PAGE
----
Cause And Prevention Of Skin Cancer | KERA News

Cause And Prevention Of Skin Cancer

Aug 13, 2012

Too much time in the sun can be dangerous if you’re not careful – and well beyond a sunburn. The National Cancer Institute says more than a million Americans are diagnosed with skin cancer every year. But dermatologist Dornechia Carter says skin cancer is often curable if it’s caught early. She talked with Sam Baker about skin cancer in this KERA Health Checkup.

Dr. Carter: It is kind of a Catch-22. We do need a little bit of sunlight, there’s the need for Vitamin D in order to maintain our bone health. However, we do know that sun exposure does cause damage to the skin and thus can lead to skin cancer. So there’s ways to balance it out, whether that’s eating Vitamin D-rich foods and getting a little bit of sun. But we don’t want to overdo it.

Baker: What is too much?

Dr. Carter: We don’t have a number to say, ‘Oh, you should be out in the sun for this number of minutes.’ However, we do know that you do get some transient exposure just by walking around and you don’t necessarily need to shelter yourself. But we don’t want you laying out in the sun, getting sunburns and to the point where you actually see a tan, that does represent some damage to the skin that’s your body’s response, saying you’ve gotten too much sun now. So it’s making you darker trying to protect yourself.

Baker: I was going to ask, how dangerous is outdoor tanning?

Dr. Carter: Outdoor tanning is one of the worst things that you can do. It’s akin to just laying out and asking for a sunburn. You get cumulative sun damage while you’re laying out in the sun. So I would not recommend sun tanning nor would I recommend a sun tanning booth.

Baker: How serious is skin cancer?

Dr. Carter: There are three main types that we see. Basal cell cancer: That one tends not to metastasize. But it can do a lot of local damage. If you get it on your nose, for instance, it can do a lot of damage to your nose and require quite a bit of repair to fix. Squamous cancer. Quite a bit more dangers, it can metastasize. Thankfully, if we remove these two cancers they are pretty much considered cured. So the earlier the better. With the third one, the most dangerous is melanoma. Melanoma is one that has a very high chance of metastasizing. Again, if we catch it early, we can take it out and keep close monitoring on you, make sure you don’t develop any more.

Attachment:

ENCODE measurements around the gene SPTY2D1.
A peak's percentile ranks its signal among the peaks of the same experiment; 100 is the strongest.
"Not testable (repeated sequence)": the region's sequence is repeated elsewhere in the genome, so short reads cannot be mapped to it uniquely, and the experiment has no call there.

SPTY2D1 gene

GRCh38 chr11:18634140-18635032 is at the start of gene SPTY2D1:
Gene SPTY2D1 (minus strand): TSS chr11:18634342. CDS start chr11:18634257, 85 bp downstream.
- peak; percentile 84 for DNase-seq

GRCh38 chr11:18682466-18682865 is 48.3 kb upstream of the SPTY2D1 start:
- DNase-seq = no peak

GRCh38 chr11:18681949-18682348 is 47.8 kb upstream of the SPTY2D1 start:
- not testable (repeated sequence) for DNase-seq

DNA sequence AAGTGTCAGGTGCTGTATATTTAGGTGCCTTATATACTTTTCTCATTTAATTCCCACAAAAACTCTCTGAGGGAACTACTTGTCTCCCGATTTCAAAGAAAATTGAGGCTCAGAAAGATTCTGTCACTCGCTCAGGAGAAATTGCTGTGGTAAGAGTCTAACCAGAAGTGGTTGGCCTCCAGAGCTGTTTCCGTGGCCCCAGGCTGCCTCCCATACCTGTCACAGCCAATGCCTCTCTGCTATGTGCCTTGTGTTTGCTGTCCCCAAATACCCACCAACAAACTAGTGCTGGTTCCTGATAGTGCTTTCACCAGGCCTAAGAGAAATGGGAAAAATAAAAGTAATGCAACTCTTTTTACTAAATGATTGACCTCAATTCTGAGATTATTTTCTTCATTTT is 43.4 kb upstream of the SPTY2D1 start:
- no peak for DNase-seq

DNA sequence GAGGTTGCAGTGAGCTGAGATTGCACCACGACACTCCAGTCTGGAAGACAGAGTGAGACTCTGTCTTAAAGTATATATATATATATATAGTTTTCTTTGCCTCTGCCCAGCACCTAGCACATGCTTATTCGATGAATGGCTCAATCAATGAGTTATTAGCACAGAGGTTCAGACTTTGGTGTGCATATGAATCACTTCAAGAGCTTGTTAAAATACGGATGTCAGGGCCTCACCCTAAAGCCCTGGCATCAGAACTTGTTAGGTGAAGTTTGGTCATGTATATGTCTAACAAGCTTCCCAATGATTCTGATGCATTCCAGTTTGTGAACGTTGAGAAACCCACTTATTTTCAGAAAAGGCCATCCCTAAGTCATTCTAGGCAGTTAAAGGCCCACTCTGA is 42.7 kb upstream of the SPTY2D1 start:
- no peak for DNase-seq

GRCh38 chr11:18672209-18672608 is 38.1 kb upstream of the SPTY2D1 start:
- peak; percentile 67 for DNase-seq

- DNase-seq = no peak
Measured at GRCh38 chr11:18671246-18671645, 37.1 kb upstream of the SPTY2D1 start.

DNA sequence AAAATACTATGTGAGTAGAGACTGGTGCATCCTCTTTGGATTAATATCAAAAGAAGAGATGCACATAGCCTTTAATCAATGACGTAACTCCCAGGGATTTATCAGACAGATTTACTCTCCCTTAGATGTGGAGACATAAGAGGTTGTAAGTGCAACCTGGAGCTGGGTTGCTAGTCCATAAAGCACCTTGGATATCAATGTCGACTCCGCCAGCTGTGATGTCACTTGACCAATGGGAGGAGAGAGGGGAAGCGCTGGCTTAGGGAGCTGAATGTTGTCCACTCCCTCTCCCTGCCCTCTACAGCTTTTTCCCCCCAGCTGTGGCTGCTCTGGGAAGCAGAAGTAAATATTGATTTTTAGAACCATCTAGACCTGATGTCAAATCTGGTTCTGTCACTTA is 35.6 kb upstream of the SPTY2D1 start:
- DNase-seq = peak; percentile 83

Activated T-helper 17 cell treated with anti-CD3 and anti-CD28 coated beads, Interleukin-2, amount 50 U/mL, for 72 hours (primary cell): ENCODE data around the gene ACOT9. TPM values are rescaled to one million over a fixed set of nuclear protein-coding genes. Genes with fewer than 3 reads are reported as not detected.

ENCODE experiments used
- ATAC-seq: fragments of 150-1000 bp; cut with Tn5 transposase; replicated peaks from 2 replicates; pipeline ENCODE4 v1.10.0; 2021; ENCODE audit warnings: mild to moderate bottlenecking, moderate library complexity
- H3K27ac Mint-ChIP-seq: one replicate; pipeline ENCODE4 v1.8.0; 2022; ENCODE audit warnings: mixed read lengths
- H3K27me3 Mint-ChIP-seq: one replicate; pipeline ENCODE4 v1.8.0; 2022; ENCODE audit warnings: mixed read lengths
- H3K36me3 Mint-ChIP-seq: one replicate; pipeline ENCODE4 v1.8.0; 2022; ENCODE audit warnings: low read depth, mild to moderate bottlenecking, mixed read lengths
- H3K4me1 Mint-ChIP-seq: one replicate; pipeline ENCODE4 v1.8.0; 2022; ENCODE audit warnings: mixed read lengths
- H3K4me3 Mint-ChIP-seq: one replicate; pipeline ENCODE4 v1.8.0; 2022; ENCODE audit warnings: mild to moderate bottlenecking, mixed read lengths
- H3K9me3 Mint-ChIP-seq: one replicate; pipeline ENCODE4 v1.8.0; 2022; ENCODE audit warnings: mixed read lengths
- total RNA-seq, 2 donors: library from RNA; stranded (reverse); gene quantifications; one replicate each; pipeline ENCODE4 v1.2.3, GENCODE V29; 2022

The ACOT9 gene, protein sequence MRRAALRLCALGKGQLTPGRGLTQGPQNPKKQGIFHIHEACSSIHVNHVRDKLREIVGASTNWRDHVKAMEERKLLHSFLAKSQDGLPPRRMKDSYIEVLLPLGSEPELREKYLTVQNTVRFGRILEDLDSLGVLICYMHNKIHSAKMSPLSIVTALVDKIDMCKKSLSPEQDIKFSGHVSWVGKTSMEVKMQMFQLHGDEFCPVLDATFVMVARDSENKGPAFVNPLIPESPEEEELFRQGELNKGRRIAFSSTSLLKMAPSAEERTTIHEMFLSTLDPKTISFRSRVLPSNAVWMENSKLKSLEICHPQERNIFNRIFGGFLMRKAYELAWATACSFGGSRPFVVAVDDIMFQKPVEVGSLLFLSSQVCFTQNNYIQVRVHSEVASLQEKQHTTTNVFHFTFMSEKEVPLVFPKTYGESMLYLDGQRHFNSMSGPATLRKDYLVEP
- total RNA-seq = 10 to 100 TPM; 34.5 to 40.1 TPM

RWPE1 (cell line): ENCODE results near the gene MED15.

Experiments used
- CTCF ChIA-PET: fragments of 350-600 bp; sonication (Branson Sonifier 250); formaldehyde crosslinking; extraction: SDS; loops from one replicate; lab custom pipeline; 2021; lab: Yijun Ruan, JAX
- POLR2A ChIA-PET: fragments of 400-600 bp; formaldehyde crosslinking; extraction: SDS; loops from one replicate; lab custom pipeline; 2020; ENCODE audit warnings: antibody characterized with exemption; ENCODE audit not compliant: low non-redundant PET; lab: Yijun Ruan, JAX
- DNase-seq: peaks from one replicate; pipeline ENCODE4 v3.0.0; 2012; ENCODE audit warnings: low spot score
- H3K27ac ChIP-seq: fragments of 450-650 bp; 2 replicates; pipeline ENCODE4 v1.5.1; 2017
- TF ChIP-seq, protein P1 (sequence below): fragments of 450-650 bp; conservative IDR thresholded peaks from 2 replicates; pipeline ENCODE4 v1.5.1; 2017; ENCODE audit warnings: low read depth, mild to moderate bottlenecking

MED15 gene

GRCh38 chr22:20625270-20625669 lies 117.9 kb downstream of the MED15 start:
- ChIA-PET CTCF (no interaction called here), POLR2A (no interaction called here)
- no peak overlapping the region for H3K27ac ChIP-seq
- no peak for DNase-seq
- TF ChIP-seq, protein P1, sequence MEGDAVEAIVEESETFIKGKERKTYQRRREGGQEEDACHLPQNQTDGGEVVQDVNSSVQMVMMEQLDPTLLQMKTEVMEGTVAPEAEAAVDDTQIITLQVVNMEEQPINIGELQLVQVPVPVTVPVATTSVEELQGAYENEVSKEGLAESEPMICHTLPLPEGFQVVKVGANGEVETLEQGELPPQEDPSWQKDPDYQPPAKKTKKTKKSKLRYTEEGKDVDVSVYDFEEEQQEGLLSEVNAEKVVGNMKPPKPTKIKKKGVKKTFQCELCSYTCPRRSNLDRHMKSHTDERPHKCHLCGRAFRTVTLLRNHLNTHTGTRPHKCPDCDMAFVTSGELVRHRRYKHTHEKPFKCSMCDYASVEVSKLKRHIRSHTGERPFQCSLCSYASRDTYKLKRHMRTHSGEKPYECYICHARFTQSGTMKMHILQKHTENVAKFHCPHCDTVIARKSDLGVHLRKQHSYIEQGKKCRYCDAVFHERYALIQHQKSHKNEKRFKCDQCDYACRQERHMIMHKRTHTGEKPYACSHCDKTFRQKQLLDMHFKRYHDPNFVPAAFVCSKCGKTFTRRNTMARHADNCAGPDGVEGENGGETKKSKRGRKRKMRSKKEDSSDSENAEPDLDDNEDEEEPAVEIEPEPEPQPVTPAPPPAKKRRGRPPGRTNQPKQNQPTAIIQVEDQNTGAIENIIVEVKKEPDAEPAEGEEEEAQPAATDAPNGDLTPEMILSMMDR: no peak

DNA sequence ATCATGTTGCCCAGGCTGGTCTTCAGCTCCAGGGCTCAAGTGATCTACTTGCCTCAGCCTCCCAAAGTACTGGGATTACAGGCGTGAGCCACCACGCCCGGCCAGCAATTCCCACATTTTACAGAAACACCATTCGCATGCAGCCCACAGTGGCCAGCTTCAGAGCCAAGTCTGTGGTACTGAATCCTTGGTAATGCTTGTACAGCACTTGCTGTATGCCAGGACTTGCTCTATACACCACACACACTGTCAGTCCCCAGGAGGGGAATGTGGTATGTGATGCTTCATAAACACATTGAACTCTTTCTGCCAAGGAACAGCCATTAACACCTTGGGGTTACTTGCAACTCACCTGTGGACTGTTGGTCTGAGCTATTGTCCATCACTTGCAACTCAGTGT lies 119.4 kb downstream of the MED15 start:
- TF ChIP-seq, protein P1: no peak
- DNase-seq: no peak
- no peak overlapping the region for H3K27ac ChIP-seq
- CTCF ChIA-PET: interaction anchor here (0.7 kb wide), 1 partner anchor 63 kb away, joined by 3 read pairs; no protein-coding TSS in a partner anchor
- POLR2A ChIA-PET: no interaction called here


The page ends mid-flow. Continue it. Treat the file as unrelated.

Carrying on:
However, it is the most dangerous of the three, and it’s the one that we worry the absolute most about with getting suntans, getting blistering sunburns and the like.

Baker: What more can you do on your own to keep an eye out for this – how would you recognize it?

Dr. Carter: We try to make it simple and refer to our alphabet, so A B C D E.

A is for asymmetry. If you see a mole or a mark on you that is not symmetrical, it can’t be folded in half on itself, then that’s something to be worried about.

B is for borders. If the borders are kind of jagged, or they’re faded, they’re not very clear. Then that is something that should highlight your attention. C is for changes in color. And changes in color could mean the color is very different than anything else you see on your body or it’s really, really dark. Or it used to be all one color and now it has a gray spot or a light spot. Or it used to be a lighter color and has now a dark spot. So anything that is irregular about the pigmentation, the color of that spot.

D is for diameter: Larger than a pencil eraser. So everybody knows what a pencil eraser looks like. If it’s starting to get large, then that’s something to worry about.